I frantically try to remember what is in my hand luggage. Are there medications in there too? Oh my word, I won’t get thrown into Bangkok Hilton will I, for carrying Co-Codamol? I feel my heart thumping as I open the bag. What other pills did I pack? I find myself looking around for dogs. With shaking hands I open the bag and watch with a thudding heart as they open the small make up bag. Visions of shackles on my hands and legs float through my mind and I quickly try to remember my solicitor’s name and then realise I don’t have one. I feel faint and quickly close my eyes. I open them to see the man holding up my tube of Nivea cream. Oh, what a relief. He pops it into a bag and ticks me off. But thank God, I am not going to prison in Bangkok. I smile at Andrew and grab his hand so we can quickly escape. Ten minutes later we are heading past Duty free on our way to our connecting flight when Andrew asks.
‘Where is your hand luggage?’
What! Oh no!
‘I left it at the security desk,’ I squeal, already legging it back. I mean, honestly. Only I would do something so stupid. We heave a deep sigh of relief to find it is still there and Andrew gives me a ‘What is wrong with you,’ look. I just shrug.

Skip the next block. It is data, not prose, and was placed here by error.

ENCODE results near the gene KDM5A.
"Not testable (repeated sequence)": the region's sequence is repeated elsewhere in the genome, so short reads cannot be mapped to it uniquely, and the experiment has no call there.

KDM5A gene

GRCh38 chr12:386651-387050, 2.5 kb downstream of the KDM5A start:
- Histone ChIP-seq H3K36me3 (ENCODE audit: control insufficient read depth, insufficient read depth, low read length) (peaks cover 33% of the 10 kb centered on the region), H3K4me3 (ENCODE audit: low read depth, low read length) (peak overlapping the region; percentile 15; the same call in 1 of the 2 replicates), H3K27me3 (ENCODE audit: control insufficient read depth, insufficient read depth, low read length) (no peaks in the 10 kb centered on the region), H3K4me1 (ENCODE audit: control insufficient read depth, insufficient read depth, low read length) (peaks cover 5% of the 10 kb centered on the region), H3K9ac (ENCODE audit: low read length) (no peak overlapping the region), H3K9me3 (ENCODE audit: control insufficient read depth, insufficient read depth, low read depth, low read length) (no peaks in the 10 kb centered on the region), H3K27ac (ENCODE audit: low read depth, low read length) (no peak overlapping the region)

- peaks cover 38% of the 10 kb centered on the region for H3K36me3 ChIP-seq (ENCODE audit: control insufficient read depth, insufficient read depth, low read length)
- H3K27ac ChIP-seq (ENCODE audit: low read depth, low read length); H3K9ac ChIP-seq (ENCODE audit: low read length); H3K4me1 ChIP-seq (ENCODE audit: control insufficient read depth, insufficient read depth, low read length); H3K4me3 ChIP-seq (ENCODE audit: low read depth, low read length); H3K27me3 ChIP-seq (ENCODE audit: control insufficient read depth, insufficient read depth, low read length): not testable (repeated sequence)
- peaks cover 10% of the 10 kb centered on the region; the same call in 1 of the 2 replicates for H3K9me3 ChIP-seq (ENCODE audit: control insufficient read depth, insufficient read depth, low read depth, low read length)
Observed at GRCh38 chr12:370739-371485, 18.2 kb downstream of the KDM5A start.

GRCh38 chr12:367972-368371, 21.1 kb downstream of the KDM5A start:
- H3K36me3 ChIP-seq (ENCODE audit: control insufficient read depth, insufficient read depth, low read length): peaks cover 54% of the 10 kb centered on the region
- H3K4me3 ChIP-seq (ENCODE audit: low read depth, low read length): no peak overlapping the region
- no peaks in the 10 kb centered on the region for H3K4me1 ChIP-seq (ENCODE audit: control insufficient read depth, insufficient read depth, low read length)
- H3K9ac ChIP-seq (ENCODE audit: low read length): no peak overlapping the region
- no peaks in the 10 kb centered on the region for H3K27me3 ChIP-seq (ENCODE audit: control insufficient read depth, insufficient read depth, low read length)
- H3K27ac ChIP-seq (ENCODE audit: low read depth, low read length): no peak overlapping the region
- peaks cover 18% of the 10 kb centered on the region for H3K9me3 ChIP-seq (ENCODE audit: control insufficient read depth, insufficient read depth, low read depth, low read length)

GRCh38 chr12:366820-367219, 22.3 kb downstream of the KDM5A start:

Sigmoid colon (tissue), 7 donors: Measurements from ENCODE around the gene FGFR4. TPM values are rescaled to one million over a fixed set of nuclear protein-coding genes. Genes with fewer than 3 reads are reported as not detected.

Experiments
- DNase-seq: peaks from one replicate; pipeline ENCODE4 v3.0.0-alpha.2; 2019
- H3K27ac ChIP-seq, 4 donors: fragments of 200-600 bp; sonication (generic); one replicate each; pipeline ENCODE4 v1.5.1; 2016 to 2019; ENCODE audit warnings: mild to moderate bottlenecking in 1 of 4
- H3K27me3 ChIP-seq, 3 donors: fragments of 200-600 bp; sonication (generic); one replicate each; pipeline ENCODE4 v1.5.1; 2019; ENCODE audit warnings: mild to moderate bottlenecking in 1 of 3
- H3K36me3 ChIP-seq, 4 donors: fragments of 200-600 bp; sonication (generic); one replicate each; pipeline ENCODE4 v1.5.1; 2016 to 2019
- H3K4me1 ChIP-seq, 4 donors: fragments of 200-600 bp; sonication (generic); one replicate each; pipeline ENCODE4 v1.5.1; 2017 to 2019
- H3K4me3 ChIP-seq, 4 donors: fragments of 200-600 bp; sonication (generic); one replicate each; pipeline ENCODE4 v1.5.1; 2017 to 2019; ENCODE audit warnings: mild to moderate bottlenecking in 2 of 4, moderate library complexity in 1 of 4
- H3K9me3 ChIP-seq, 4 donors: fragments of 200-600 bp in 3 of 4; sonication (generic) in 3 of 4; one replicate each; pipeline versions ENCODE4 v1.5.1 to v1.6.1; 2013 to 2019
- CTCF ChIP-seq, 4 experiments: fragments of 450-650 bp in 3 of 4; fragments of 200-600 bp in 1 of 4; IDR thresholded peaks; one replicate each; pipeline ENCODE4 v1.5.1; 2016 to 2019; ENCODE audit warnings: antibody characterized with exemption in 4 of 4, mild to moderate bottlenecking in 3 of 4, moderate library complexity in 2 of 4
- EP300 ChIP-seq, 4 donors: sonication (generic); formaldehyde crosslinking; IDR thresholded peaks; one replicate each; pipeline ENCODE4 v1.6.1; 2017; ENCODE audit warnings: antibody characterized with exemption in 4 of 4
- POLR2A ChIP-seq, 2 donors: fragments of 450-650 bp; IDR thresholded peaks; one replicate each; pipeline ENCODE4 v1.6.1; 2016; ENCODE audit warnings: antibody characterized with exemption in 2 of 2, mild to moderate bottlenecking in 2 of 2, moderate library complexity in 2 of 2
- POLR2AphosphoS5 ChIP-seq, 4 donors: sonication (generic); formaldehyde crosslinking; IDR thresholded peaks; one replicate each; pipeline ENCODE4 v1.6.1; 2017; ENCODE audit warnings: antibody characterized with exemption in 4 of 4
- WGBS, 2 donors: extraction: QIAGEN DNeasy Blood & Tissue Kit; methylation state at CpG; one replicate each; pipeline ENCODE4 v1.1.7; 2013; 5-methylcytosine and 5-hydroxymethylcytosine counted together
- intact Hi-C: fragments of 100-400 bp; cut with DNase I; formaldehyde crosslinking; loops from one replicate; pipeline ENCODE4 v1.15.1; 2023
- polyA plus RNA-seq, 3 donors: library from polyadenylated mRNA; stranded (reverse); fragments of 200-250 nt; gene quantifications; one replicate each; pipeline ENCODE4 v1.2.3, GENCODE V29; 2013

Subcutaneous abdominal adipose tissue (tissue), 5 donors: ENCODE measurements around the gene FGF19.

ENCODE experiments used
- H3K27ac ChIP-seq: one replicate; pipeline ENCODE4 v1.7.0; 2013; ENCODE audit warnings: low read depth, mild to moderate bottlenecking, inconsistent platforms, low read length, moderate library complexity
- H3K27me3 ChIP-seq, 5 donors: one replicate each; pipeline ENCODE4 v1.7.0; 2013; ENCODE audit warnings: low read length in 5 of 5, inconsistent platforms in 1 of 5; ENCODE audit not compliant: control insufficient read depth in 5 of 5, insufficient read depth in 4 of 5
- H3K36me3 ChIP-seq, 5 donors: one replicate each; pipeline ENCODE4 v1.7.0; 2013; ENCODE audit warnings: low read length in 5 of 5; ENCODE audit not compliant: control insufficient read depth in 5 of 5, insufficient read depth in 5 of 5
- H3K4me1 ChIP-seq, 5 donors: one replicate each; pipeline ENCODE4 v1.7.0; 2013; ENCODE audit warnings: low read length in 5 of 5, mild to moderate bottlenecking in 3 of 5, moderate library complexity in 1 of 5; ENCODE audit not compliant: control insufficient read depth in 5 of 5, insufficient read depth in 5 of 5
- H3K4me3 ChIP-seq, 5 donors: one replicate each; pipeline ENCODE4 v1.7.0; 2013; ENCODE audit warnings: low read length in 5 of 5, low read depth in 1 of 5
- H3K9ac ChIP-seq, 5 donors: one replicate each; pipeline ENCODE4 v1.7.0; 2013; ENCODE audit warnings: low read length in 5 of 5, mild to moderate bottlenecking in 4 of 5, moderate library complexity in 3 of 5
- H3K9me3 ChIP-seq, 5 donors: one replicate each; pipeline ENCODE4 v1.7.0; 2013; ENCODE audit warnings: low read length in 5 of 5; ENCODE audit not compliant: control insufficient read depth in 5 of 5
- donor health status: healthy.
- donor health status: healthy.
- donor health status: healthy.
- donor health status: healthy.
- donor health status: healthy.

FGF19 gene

Two hours later and we are on our flight to Siem Reap in Cambodia. On the plane I debate whether to eat the food I am given. I read that the water is poisonous and can kill you. As for the food, well let’s just say I was preparing myself to lose weight rather than risk the food. An overpowering thirst wins, however and the water goes down along with the ominous looking sandwiches, which I figure I may as well eat now seeing as I have drunk the deadly water, along with two painkillers. One hour later and we arrive. The hot air hits me instantly and my head throbs even more. I will be glad to climb into the taxi and drive to James apartment. He meets us and directs us to our transport. Good lord, what is this. He surely does not expect us to get into a small rickshaw thing with our luggage and everything? Yes he does, oh my goodness. We all climb into the Tuk Tuk and I try not to cry out as my foot gets cramp. We seem to fly along the main roads, the dust flying into my eyes. I am sure I whimper as the wind whips at my face making my head throb even more. Good god what am I doing in this God forsaken country?
‘Are you okay?’ asks Andrew adding before I can reply. ‘It’s great isn’t it?’
Oh yes, fab.
‘The Tuk tuk is the only way around,’ says James.
Is it? Oh dear. I would later come to love the Tuk Tuk and the Tuk Tuk drivers who waited outside the apartment. I would come to adore the food. In fact I would come to adore Cambodia so much that the wish to return becomes unbearable. But as usual, I digress. Twenty minutes later we arrive at James apartment and in the dark I cannot see the outside very well but the inside is lovely and guess what? he has toilet paper and an en suite bathroom too. We have an oversized bed, air conditioning and plenty of bottled water. Perfect, except we also have a construction site next door.